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any programmers in the house please??? what do you do ???

hello,
i'm studying csharp in belgium, and i'll have to do a "stage" , go work
for a few months in a company, and then, hopefulmy, get a job, but now,
i wonder, in what directions is csharp used, so, i wanted to ask all
the csharp programmers here: can you please reply exactely what you do
for profession??? ( i dont mean:"i program in csharp"), what
exactely...? what are the possibilities for getting a job, what is
possible with csharp...

sound editing programs??? DB driven applications, ERP applications ,
???
thanks, dudes, i really need this info to orient myself somewhere ...

Feb 23 '06 #1
7 1586
i would love to program machines, but do i have to be an engineer for
that ??? and can c# be used to program machines ??? or is c++ more
widely used for that kind of stuff ??? or java ???
thanks dudes, trying to find my way in the woods

Feb 23 '06 #2
C# is used to develop almost any type of software, at least any type of .Net
software. There are literally hundreds of different sorts of software
development work you can do with it.

--
HTH,

Kevin Spencer
Microsoft MVP
..Net Developer
To a tea you esteem
a hurting back as a wallet.
"drgonzo120" <dr********@yahoo.com> wrote in message
news:11*********************@j33g2000cwa.googlegro ups.com...
hello,
i'm studying csharp in belgium, and i'll have to do a "stage" , go work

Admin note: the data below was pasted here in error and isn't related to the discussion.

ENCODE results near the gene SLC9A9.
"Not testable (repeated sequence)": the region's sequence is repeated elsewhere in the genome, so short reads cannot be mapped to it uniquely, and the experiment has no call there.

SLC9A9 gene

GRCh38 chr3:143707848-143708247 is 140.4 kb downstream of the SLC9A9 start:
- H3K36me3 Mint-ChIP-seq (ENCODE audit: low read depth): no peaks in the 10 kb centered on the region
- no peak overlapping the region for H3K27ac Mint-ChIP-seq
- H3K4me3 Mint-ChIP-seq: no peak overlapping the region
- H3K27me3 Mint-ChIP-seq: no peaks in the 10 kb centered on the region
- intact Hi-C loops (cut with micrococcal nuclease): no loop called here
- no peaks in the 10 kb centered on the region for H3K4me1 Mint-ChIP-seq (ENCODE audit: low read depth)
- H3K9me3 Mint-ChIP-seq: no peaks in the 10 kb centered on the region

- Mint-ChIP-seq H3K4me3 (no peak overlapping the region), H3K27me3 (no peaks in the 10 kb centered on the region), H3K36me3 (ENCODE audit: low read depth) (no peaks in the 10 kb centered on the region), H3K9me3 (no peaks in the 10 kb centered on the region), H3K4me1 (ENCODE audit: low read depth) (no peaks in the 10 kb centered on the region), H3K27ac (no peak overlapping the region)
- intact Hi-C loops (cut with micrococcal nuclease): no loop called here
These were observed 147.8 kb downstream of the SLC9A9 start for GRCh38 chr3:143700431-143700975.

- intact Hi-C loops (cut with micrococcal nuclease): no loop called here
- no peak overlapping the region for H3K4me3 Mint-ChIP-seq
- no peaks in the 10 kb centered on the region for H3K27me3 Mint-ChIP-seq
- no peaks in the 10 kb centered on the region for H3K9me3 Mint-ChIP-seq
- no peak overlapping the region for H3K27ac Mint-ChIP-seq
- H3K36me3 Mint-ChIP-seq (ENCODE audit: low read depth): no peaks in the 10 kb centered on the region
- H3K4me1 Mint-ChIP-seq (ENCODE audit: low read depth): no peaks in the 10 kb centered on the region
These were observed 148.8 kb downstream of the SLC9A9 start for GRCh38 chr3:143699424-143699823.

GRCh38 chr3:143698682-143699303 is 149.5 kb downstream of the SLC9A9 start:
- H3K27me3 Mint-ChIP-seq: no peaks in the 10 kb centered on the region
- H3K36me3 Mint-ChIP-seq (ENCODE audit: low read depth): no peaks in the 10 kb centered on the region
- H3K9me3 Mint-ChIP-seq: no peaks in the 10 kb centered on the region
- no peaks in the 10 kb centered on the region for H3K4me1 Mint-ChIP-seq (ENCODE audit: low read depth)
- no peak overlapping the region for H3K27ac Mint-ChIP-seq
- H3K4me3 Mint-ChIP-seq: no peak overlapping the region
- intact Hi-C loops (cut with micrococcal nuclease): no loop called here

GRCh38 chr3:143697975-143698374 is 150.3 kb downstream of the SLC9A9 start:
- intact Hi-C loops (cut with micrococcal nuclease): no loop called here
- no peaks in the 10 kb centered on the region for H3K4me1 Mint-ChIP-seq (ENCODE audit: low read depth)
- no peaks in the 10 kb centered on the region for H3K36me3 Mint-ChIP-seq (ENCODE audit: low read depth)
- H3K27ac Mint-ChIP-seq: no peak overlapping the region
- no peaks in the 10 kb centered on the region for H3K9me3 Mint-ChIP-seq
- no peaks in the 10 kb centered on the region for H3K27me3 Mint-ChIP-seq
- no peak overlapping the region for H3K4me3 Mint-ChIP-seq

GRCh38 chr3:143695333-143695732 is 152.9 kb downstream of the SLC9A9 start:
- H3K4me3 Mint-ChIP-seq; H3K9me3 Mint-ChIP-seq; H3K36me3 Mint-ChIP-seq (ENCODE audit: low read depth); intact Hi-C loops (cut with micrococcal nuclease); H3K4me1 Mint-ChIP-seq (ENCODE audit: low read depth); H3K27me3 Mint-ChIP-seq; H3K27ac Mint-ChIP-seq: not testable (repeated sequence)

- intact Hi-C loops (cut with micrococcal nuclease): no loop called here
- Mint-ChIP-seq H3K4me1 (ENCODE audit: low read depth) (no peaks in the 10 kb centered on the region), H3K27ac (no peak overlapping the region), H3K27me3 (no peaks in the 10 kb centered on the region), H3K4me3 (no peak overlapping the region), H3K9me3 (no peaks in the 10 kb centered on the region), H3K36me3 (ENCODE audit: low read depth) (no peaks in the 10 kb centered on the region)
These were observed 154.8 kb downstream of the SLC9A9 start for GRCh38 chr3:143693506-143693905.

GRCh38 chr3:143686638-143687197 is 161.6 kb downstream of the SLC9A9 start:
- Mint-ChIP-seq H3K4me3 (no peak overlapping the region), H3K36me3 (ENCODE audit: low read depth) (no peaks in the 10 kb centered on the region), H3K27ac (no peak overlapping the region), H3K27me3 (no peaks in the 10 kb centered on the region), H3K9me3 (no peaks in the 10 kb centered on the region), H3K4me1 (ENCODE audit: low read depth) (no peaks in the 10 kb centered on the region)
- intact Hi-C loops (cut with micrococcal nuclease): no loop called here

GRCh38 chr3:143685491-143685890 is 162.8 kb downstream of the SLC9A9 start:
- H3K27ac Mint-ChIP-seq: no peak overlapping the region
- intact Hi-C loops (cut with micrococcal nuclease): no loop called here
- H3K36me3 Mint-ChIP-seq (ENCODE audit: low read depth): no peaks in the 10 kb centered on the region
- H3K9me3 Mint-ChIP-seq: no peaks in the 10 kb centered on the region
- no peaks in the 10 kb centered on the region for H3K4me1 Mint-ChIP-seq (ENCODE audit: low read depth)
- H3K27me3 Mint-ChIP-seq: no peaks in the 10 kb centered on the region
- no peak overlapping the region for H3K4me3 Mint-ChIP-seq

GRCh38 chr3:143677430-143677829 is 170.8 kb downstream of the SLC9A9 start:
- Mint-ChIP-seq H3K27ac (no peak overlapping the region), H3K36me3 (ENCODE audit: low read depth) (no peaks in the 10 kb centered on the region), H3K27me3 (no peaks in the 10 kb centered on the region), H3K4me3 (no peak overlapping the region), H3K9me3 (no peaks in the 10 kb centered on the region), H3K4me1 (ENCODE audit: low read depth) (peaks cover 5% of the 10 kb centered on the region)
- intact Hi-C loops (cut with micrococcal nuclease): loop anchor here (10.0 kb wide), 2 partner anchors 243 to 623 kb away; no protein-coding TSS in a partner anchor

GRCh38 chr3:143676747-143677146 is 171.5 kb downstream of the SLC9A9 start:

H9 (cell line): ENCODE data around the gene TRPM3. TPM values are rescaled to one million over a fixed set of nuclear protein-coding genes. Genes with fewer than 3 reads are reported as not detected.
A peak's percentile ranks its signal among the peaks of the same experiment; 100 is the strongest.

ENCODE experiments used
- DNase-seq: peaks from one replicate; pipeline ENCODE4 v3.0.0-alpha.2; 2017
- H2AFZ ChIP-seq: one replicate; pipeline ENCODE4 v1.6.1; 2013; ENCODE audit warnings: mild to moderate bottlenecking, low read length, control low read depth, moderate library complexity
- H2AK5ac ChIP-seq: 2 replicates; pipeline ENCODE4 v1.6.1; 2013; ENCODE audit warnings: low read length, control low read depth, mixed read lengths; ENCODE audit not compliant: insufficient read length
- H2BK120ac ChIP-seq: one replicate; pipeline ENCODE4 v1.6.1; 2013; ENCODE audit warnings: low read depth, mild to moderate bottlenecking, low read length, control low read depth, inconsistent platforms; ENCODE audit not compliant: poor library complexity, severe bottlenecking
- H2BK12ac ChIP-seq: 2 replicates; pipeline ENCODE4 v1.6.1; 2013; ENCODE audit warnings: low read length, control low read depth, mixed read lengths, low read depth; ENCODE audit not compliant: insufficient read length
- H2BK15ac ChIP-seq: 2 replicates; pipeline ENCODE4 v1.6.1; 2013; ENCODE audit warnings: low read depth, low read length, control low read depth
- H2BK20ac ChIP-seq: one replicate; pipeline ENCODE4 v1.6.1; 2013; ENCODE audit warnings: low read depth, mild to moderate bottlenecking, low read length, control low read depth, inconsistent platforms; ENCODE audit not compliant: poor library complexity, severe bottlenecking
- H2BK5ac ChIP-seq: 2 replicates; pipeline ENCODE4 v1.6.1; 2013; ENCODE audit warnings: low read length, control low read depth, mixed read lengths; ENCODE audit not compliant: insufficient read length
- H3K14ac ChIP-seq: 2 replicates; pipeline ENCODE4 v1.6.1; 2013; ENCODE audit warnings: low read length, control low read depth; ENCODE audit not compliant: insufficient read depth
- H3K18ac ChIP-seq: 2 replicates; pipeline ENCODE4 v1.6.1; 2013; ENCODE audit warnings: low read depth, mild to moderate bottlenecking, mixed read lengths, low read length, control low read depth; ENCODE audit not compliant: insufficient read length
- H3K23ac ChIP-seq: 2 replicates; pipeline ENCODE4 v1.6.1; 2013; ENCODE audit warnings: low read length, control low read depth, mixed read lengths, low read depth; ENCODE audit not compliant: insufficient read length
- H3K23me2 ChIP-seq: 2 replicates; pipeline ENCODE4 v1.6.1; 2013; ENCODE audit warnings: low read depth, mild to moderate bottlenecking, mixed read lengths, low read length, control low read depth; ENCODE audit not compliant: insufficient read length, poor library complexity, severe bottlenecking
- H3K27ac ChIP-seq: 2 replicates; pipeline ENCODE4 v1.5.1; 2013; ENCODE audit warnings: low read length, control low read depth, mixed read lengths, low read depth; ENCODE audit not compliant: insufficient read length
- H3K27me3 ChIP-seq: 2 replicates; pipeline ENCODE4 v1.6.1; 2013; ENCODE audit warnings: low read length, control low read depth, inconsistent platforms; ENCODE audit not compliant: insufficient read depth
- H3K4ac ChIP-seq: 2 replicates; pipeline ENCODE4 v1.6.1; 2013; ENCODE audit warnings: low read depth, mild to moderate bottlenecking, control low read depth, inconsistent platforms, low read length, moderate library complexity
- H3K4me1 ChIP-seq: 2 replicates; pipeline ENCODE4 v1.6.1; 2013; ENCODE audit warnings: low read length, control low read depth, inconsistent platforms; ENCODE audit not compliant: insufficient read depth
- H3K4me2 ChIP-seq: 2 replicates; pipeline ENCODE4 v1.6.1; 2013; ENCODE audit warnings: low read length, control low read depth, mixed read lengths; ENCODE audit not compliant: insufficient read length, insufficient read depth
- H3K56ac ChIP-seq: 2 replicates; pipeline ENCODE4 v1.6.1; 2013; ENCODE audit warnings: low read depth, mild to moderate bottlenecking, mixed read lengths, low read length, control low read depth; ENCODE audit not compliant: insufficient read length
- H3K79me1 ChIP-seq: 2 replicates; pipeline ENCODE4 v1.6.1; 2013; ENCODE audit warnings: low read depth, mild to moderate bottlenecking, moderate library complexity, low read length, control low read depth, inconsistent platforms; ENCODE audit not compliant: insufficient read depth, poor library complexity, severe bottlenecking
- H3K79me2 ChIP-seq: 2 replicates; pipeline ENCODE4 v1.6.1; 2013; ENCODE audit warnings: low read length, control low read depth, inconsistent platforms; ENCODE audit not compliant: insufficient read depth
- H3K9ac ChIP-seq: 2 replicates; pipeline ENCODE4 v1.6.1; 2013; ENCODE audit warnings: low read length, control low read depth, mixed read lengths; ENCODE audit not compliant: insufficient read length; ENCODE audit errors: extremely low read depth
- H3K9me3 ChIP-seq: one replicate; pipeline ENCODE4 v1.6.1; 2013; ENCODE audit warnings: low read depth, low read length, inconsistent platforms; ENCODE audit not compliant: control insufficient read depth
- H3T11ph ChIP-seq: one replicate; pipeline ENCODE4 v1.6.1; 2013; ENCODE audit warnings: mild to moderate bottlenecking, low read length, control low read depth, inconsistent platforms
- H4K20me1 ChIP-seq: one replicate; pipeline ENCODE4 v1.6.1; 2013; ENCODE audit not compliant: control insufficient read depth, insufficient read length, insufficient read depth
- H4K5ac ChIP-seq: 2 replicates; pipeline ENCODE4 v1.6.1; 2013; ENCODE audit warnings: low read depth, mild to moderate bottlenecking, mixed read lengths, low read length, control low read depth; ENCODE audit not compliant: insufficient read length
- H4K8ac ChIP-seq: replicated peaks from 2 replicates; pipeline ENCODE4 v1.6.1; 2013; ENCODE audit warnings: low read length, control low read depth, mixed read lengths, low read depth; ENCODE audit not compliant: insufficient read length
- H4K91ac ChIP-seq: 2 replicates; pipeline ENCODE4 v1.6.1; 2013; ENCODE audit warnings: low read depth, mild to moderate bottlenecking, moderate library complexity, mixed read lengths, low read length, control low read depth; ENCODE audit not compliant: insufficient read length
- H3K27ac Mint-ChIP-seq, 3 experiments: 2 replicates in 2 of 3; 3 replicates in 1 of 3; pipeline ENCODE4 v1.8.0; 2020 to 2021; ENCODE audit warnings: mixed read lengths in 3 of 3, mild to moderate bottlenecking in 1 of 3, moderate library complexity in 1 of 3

for a few months in a company, and then, hopefulmy, get a job, but now,
i wonder, in what directions is csharp used, so, i wanted to ask all
the csharp programmers here: can you please reply exactely what you do
for profession??? ( i dont mean:"i program in csharp"), what
exactely...? what are the possibilities for getting a job, what is
possible with csharp...

sound editing programs??? DB driven applications, ERP applications ,
???
thanks, dudes, i really need this info to orient myself somewhere ...

Feb 23 '06 #3
If you want to see what kind of work is available, the best thing would be
to go to employment web sites like monster.com and see what jobs are
available.

In my case, I own my own contracting company doing contract programming. I
currently have only one contract. I'm writing custom controls for the
framework used in a clients suite of commercial apps. It's definitely not
entry-level work. The people I work with all have many years of experience
and are, with a few exceptions, very accomplished developers.

As for whether or not you need to be an engineer, that depends on the job. I
personally don't have a degree. I dropped out a semester short of completion
for money reasons, and entered the work force and have never looked back.
When I came into the field, knowing WHAT a computer was, was more important
than whether or not you had a degree. It's never mattered since. I don't
know how entry-level are treated in general on this point these days. I've
been in the field long enough that nobody is even going to check if I have a
degree anymore.

But like I said, go to a job site and see what jobs are available. That will
give you a better idea than doing a survey here.

There are a huge variety of programming jobs available. Here are just a few
things I've done in the field:

Telephone billing software
RF Engineering simulation software - Used to design cell phone networks.
Figured signal propagation, interference between towers, traffic analysis,
etc.
Army Logistics software - Used to calculate what equipment can be put on
which ships and planes to deploy troops.
Hotel Management software
Inventory tracking & management software

As you can see, there's a bit of variety. If you ask me, one of the coolest
things about being a software developer is when you get a new job, you can
usually learn about a completely new field (RF Engineering, Telephone
switches, logistics, hotel management, inventory management, or in the case
of my current job, developing custom controls).